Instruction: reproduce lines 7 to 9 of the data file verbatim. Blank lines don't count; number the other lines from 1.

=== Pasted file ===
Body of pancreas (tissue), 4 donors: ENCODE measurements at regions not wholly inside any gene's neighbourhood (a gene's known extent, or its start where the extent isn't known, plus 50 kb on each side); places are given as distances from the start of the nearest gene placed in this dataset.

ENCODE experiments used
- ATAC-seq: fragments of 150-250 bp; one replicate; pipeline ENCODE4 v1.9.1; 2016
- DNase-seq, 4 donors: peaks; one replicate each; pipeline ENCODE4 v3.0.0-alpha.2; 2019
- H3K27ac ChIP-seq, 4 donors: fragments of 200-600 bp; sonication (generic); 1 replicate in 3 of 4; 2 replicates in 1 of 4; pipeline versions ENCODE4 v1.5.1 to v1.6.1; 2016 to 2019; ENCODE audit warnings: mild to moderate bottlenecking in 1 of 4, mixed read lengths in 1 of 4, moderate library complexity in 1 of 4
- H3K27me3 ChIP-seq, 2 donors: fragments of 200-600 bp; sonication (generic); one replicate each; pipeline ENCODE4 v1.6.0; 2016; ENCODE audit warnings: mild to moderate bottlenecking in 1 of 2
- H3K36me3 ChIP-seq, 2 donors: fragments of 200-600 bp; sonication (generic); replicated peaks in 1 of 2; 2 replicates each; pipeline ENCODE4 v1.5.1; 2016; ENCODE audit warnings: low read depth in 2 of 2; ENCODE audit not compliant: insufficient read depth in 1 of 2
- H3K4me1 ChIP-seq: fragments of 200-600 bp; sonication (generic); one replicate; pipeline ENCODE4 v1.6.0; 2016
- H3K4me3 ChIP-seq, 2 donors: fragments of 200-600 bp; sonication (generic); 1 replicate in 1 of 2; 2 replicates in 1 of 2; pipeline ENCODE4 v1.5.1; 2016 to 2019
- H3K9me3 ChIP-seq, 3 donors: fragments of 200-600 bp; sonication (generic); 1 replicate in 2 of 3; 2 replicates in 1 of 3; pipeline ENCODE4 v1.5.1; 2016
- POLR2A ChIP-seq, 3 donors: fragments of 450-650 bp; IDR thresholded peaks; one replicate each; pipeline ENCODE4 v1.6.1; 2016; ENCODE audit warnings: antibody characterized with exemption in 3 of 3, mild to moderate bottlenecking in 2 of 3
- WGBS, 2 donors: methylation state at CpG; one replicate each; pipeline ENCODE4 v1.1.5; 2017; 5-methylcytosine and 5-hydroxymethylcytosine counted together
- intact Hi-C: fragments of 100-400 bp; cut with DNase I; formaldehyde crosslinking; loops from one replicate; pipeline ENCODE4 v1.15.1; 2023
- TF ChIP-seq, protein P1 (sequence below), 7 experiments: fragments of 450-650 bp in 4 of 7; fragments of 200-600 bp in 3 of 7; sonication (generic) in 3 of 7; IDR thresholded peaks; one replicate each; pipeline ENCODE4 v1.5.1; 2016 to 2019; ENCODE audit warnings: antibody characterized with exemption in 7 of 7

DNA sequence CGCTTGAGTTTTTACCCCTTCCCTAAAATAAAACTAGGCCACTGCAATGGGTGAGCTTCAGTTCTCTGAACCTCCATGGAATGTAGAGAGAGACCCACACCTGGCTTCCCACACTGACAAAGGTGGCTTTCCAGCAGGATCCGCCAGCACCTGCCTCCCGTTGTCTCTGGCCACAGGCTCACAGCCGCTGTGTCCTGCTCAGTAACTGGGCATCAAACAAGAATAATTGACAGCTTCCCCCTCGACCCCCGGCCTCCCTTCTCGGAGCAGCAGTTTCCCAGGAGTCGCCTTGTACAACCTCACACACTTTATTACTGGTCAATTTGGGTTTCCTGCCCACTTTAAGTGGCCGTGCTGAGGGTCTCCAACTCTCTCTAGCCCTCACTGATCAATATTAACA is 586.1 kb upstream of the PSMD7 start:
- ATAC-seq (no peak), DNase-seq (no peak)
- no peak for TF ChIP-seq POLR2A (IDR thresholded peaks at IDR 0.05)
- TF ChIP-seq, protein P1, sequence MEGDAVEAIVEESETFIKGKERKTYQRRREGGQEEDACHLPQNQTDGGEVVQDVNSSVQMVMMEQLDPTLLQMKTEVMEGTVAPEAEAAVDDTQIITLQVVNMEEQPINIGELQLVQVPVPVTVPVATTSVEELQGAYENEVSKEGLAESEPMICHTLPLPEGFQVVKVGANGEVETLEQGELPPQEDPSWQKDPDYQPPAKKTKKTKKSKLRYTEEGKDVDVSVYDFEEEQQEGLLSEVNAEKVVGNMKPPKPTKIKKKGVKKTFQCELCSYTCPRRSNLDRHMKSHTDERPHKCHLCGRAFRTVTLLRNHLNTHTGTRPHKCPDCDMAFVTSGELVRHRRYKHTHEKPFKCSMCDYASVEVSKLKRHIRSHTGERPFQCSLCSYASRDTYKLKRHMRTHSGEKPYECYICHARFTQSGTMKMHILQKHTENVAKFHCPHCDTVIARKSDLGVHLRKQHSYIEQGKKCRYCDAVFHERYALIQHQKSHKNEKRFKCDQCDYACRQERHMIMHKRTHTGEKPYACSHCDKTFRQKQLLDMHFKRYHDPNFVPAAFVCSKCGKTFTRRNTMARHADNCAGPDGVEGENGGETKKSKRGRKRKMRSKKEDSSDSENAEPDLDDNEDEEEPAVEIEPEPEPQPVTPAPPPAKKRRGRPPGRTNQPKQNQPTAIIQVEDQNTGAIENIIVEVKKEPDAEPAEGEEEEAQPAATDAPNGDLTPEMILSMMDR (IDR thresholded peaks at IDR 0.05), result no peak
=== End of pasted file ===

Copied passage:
- H3K36me3 ChIP-seq, 2 donors: fragments of 200-600 bp; sonication (generic); replicated peaks in 1 of 2; 2 replicates each; pipeline ENCODE4 v1.5.1; 2016; ENCODE audit warnings: low read depth in 2 of 2; ENCODE audit not compliant: insufficient read depth in 1 of 2
- H3K4me1 ChIP-seq: fragments of 200-600 bp; sonication (generic); one replicate; pipeline ENCODE4 v1.6.0; 2016
- H3K4me3 ChIP-seq, 2 donors: fragments of 200-600 bp; sonication (generic); 1 replicate in 1 of 2; 2 replicates in 1 of 2; pipeline ENCODE4 v1.5.1; 2016 to 2019